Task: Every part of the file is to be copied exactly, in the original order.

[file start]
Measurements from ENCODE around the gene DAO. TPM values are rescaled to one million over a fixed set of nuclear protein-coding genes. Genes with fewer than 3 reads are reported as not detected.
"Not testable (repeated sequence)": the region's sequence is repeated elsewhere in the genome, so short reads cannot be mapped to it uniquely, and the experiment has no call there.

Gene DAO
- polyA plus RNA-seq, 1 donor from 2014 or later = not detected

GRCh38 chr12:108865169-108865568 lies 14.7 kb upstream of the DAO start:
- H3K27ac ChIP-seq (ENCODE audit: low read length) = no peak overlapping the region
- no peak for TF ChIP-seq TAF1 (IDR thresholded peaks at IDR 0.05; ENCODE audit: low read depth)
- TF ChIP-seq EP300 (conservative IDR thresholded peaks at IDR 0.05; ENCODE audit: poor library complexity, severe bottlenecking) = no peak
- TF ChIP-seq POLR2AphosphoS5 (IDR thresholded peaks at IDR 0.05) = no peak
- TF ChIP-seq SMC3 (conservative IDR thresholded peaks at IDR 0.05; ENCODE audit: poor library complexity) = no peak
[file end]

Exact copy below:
Measurements from ENCODE around the gene DAO. TPM values are rescaled to one million over a fixed set of nuclear protein-coding genes. Genes with fewer than 3 reads are reported as not detected.
"Not testable (repeated sequence)": the region's sequence is repeated elsewhere in the genome, so short reads cannot be mapped to it uniquely, and the experiment has no call there.

Gene DAO
- polyA plus RNA-seq, 1 donor from 2014 or later = not detected

GRCh38 chr12:108865169-108865568 lies 14.7 kb upstream of the DAO start:
- H3K27ac ChIP-seq (ENCODE audit: low read length) = no peak overlapping the region
- no peak for TF ChIP-seq TAF1 (IDR thresholded peaks at IDR 0.05; ENCODE audit: low read depth)
- TF ChIP-seq EP300 (conservative IDR thresholded peaks at IDR 0.05; ENCODE audit: poor library complexity, severe bottlenecking) = no peak
- TF ChIP-seq POLR2AphosphoS5 (IDR thresholded peaks at IDR 0.05) = no peak
- TF ChIP-seq SMC3 (conservative IDR thresholded peaks at IDR 0.05; ENCODE audit: poor library complexity) = no peak